Insoluble Fiber
• Helps speed food through the digestive system.
• Insoluble fiber mixes with other waste materials in the intestines, adding bulk. This makes larger and softer bowel movements.

Most whole foods contain both types of fiber which help promote regular bowel movements. However, not enough fluid combined with a high fiber diet can make constipation worse.

Ways to increase fiber

  • Eat foods that are naturally higher in fiber - fruits, vegetables, grains, beans or nuts.
  • Choose “whole grains” versus processed grain - 100% whole wheat bread or brown rice.
Bowel Diary (English | Spanish)
  • Ellen Dillard, R.D.
  • Josiah Baker, R.D.

Therapy Services

Our Therapy Services team represents a cornerstone of our program. They evaluate each child’s developmental milestones and help set individual goals to achieve independence. They also assist with the specialized equipment that allows children to be as mobile as possible. 
Physical therapists are movement experts who improve the quality of life through hands-on care, patient education and exercise prescription. In the Spina Bifida clinic, our physical therapists will collaborate with patients, families, and the medical team to determine what interventions are necessary to maximize function and independence. Our physical therapists will provide consultative visits, evaluations and referrals for equipment and therapy needs. We also assist in identifying the need for referrals to additional medical providers.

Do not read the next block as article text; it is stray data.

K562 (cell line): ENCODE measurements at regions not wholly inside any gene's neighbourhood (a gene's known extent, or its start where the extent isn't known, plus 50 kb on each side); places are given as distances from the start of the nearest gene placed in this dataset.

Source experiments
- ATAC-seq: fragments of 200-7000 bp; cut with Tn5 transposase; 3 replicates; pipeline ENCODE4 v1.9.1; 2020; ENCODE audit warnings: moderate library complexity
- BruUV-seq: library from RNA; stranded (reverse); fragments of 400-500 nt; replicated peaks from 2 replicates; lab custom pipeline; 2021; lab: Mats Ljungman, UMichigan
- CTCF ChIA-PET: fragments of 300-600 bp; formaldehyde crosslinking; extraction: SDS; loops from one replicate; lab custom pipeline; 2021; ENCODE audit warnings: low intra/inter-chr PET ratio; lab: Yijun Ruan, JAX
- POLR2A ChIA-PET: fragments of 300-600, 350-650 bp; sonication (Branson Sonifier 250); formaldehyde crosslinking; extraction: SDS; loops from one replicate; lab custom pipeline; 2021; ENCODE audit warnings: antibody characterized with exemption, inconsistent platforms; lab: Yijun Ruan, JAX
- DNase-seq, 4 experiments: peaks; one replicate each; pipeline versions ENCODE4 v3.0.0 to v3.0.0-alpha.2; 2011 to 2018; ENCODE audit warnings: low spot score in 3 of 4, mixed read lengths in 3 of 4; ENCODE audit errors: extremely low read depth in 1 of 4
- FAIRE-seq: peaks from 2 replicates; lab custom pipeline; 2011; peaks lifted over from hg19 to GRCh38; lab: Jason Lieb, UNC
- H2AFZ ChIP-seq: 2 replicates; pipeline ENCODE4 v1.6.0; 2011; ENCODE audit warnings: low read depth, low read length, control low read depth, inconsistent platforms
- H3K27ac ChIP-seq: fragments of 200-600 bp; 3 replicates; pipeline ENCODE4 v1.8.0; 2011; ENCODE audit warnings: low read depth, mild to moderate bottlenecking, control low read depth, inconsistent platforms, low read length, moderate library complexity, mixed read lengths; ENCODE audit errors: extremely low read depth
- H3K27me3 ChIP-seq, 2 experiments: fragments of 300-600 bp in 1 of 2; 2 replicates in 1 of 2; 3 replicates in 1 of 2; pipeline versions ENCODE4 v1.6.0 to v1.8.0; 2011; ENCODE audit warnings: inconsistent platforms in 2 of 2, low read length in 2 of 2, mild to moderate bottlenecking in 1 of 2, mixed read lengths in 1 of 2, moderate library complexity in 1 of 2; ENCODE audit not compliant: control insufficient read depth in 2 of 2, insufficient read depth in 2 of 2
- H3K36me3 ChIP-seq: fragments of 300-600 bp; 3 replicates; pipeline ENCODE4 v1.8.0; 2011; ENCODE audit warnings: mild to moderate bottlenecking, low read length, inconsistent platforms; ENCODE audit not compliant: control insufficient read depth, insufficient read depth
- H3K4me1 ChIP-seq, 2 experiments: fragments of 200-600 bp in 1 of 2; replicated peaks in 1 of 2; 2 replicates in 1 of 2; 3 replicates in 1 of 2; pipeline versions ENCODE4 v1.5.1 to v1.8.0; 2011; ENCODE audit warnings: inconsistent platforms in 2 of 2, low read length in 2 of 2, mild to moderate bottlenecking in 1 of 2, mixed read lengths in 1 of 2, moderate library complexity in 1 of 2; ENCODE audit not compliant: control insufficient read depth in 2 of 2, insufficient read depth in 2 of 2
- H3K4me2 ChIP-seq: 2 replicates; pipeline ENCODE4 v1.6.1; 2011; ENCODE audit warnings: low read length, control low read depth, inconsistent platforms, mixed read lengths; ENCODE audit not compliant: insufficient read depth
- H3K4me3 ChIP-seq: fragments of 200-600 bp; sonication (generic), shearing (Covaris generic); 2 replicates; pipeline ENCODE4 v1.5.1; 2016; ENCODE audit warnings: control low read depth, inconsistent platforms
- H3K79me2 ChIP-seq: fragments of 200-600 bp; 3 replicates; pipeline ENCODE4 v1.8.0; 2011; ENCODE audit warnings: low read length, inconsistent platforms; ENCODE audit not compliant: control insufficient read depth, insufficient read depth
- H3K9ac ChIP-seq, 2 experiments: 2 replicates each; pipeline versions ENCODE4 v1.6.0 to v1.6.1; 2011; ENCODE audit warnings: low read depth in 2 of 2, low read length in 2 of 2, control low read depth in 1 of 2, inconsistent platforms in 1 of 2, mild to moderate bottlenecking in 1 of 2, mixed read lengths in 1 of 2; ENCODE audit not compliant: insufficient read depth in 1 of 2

Occupational therapy (OT) focuses on maximizing a child’s independence in his or her everyday activities by facilitating the development of motor, cognitive, visual, social and adaptive skills. Our pediatric occupational therapists work with children and their families to help develop or regain function and/or techniques needed to participate in their activities of daily living (ADLs), which may include dressing, bathing, eating, grooming, play, school or work tasks. Our OTs at Scottish Rite serve our children with spina bifida in three different settings: clinic, inpatient and outpatient. 

Our OTs can perform catheterization screenings to assess appropriate underlying skills needed for self-catheterization, help coordinate equipment concerns if not able to ameliorate in clinic and check-in periodically for any needs. Should your child need any ongoing services, our OTs can either refer to outpatient services at Scottish Rite for Children or another appropriate provider depending on needs presented. 
Therapeutic recreational specialists work with children and their families to assess an individual’s interests and abilities and then match those to the resources available in their community. Recreational activities not only encourage fitness and wellbeing, but also improve self-esteem.